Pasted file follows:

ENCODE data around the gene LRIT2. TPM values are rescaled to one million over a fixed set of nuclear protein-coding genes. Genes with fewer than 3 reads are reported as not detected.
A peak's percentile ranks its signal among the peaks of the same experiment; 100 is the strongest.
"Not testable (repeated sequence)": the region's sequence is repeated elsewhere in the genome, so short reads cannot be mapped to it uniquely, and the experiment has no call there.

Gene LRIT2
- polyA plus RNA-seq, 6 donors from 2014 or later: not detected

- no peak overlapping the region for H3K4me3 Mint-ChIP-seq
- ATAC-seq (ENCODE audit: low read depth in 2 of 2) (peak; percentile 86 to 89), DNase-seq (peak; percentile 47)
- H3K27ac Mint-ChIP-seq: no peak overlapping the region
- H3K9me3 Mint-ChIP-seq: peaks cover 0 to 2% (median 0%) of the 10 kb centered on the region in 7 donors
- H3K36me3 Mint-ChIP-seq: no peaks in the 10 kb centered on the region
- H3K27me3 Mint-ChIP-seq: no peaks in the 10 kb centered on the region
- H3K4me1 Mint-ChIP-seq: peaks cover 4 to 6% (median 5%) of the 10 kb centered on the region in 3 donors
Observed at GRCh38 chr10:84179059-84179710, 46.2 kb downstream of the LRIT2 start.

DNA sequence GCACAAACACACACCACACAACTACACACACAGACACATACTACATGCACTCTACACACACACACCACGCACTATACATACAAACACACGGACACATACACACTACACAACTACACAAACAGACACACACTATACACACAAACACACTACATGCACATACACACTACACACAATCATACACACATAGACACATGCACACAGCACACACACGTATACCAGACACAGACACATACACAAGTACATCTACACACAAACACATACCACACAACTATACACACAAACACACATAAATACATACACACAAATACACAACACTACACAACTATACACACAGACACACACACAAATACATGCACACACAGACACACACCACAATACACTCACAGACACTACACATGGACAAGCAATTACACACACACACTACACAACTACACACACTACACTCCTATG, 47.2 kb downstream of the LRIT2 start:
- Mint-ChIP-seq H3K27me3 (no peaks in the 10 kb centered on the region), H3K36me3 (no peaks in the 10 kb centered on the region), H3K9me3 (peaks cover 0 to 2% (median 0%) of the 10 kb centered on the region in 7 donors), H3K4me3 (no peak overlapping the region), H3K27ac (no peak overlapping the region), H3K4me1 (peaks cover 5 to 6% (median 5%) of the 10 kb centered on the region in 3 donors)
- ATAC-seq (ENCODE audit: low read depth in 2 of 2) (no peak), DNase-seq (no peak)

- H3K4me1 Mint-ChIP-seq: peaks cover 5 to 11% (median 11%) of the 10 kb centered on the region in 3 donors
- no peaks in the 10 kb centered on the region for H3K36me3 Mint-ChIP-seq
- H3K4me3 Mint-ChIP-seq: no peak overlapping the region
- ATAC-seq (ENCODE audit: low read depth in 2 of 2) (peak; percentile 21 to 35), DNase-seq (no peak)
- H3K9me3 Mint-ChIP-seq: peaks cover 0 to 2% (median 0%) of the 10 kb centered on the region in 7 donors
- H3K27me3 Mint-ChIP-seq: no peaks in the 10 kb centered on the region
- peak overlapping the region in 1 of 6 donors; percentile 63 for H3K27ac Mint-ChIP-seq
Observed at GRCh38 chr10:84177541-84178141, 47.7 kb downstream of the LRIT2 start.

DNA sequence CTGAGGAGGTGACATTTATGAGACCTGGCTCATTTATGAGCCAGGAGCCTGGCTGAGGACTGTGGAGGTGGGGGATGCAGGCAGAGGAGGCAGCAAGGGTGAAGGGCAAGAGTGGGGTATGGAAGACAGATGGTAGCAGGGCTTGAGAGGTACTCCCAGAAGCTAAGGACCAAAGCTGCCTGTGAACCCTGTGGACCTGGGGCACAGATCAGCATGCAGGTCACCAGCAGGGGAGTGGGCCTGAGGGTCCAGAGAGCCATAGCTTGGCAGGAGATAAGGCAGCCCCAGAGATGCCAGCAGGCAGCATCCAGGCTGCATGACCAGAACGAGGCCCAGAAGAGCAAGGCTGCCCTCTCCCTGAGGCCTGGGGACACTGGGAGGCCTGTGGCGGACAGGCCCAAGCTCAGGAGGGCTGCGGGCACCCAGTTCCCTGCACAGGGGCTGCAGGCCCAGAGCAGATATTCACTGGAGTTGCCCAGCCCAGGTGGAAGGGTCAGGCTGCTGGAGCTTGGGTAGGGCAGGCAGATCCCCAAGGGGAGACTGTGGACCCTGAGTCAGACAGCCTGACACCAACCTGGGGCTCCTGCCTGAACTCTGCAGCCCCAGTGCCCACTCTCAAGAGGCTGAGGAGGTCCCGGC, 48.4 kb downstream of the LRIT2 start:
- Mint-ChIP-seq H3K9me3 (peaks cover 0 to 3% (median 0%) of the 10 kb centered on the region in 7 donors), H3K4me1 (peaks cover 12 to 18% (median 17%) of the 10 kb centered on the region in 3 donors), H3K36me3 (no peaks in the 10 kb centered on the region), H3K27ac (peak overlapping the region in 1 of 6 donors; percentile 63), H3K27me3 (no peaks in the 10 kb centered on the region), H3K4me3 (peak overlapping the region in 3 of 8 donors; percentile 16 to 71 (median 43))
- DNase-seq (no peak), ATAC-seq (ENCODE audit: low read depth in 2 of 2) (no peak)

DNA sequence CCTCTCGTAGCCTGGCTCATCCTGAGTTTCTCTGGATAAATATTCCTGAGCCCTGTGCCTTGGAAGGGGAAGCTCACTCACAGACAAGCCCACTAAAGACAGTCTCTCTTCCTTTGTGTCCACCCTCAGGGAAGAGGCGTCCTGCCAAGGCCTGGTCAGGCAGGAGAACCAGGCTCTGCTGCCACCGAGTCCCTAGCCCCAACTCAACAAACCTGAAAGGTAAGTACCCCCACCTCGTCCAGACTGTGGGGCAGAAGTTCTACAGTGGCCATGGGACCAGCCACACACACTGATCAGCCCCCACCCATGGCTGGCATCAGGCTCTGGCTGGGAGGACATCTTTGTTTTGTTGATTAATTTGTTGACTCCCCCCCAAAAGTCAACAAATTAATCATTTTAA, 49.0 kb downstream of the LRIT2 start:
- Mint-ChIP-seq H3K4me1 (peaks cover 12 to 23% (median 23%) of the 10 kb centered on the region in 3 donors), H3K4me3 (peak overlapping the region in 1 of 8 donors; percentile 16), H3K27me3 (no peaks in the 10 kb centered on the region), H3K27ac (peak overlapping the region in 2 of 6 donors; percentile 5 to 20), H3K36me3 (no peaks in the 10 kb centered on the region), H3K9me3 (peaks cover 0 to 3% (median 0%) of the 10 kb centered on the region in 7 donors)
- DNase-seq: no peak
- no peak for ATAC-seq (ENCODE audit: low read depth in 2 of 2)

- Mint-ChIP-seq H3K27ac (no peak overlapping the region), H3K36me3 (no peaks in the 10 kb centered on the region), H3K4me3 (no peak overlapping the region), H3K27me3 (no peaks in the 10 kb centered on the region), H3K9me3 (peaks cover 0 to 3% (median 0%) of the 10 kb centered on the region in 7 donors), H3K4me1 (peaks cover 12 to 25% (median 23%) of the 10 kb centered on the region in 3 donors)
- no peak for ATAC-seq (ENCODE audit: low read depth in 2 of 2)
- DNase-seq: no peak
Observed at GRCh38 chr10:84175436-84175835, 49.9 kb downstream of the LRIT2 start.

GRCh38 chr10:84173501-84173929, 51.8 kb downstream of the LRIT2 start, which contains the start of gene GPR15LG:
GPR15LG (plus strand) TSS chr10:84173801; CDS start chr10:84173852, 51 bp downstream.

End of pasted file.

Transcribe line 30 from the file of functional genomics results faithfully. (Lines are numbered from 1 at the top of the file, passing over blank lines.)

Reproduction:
- DNase-seq: no peak